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1987 Chrysler 5th Ave

Road Report 1987

The Golden Cow is still with us...
This model is part of the Deluxe Sedan category Class F. Launched in 1977 in the Le Baron version, it became the Fifth Avenue in 1983. Built in the U.S. at the St. Louis, Missouri plant.
It's sure some dreams really come true and the high sales level of the Fifth Avenue has dissuaded Chrysler management from withdrawing it from production and sending it to the nearest automobile museum. With its outdated look and character it is the archetype of the classic American car born in the 50's. It has been around for the last 37 years without major modification other than changes in the chrome trim, addition of the vinyl roof or a newer stereo system.

DRIVING. The wheel of the Fifth Avenue is an experience that very few of my confreres wanted to undertake at Chrysler's most recent model presentation in Detroit. In fact it was worth the effort...we're so into front wheel Asiatic cars that we've forgotten how special and unpredictable driving a real American car was. Seated too low behind a steering wheel which provides no sense of direction, you are required to guide a considerable mass with far too much power assist. The rather large engine has barely enough power to move the car and this at a high level of fuel consumption in comparison to overall performance. Add to this the fact that road holding is only adequate on a straight line in good weather because of poor shocks and springs that are too soft. The adoption of radial tires has caused some improvement in terms of cornering ability but body and chassis movement is still a major factor. This characteristic, always evident in these models, is particularely evident during braking and acceleration. Braking is quite irregular because some wheels lock-up prematurely and efficiency and fade resistance are only mediocre.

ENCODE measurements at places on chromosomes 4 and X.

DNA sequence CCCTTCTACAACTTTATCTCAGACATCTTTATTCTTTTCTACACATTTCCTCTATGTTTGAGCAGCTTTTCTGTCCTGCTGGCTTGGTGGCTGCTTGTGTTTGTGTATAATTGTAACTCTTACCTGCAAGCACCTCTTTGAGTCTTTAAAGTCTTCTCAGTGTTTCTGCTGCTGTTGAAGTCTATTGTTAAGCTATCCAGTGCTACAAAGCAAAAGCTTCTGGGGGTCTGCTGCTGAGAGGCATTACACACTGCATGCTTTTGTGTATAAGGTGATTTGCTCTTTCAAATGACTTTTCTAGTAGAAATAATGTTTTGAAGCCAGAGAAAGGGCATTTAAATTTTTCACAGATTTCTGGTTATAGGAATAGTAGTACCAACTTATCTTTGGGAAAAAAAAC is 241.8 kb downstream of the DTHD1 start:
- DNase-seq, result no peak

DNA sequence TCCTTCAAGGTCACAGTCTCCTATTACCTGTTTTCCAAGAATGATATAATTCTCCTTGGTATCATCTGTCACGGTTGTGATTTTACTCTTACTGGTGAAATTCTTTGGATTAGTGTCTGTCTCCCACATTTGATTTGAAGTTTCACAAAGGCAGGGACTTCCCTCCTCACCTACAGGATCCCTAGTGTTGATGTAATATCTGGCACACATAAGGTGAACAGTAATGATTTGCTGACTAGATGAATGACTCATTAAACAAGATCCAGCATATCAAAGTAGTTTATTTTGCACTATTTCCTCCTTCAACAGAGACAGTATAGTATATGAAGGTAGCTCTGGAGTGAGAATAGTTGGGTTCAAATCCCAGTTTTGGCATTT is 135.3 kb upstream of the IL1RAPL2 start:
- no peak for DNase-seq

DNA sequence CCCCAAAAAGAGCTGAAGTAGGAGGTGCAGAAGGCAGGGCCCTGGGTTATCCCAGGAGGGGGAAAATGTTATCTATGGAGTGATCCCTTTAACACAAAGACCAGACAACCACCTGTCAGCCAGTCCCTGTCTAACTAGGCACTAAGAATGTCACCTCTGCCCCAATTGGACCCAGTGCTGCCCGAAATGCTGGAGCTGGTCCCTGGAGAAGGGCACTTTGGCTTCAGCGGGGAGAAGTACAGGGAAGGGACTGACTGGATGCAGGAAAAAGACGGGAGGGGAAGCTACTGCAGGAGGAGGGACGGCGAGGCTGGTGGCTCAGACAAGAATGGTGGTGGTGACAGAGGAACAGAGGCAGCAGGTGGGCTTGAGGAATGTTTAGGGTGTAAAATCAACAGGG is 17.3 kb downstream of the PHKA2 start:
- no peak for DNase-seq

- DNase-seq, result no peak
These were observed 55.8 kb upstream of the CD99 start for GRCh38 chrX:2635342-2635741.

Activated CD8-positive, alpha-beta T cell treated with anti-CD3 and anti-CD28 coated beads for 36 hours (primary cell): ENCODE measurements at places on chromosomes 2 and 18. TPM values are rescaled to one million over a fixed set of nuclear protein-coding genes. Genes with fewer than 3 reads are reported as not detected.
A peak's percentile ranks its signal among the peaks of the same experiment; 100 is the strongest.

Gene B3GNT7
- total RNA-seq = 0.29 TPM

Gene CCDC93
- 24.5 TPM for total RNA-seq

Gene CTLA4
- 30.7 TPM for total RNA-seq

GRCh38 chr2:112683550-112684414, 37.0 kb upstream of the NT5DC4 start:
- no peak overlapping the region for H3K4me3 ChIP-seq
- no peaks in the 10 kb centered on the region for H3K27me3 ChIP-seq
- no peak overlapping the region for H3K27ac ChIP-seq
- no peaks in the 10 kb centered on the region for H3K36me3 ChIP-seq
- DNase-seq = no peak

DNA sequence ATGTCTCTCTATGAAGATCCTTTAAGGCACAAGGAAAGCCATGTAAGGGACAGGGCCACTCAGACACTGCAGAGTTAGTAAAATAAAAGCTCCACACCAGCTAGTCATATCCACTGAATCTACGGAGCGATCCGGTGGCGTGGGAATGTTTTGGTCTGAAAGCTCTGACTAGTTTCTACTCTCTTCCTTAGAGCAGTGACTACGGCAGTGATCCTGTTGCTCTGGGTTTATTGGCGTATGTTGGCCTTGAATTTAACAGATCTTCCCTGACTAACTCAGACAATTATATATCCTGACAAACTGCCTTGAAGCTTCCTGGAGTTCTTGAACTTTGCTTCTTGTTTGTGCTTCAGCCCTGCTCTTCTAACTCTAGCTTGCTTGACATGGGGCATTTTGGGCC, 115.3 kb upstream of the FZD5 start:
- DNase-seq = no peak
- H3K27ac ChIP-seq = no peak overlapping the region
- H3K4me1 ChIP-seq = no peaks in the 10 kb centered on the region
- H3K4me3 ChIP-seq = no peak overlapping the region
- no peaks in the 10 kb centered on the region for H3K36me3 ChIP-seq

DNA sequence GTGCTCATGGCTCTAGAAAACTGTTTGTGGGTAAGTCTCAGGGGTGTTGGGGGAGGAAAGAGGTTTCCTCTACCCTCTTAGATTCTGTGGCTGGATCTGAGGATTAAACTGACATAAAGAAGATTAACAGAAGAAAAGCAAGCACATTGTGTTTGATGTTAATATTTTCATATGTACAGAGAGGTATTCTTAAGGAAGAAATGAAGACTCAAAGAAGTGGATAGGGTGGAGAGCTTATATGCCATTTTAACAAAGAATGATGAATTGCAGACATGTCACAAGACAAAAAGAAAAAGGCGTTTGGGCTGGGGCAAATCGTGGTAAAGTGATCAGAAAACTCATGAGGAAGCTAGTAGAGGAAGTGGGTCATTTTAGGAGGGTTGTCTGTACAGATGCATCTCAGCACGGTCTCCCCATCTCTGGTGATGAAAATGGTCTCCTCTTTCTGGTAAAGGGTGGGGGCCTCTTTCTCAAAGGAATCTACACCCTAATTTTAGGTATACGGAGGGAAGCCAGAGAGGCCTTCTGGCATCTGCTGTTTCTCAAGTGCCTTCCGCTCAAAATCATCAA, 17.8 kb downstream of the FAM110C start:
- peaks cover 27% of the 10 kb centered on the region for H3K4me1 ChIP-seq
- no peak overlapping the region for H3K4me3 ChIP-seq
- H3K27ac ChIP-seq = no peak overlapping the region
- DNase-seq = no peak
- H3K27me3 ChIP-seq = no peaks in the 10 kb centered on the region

COMFORT/CONVENIENCE. This word has always been a euphemism when applied to an American car. In fact, does anything more uncomfortable exist than the bench seat of a car made in the U.S.? Comfort for Americans of that time really meant the volume of space in the interior of the car, air conditioning and sound level. It's really this latter point that the Americans have excelled in and they have imposed this silence on other constructors. To really appreciate the Fifth Avenue, you must order the full range of options which include leather upholstery with a 60/40 front seat, central door locking, electric antenna, trunk opener, cruise control and a digital stere radio.

CONCLUSION. The Japanese typhoon has not completely swept away all the great period of the North American car. Study with interest the Fifth Avenue with all of its splendor, for soon it will be a memory...If you are really into nostalgia get one right away, particularly if you happen to live outside of Quebec where the price of gas is high.


Well known reliability
Good ride on the open road
Comfortable interior
Good price
Good Guarantee


Out of date
Limited base equiptment
Size, weight, consumption are out of date
Outmoded technically and aerodynamically
Poor road holding
Steering imprecise and over power assisted
Brakes unpredictable

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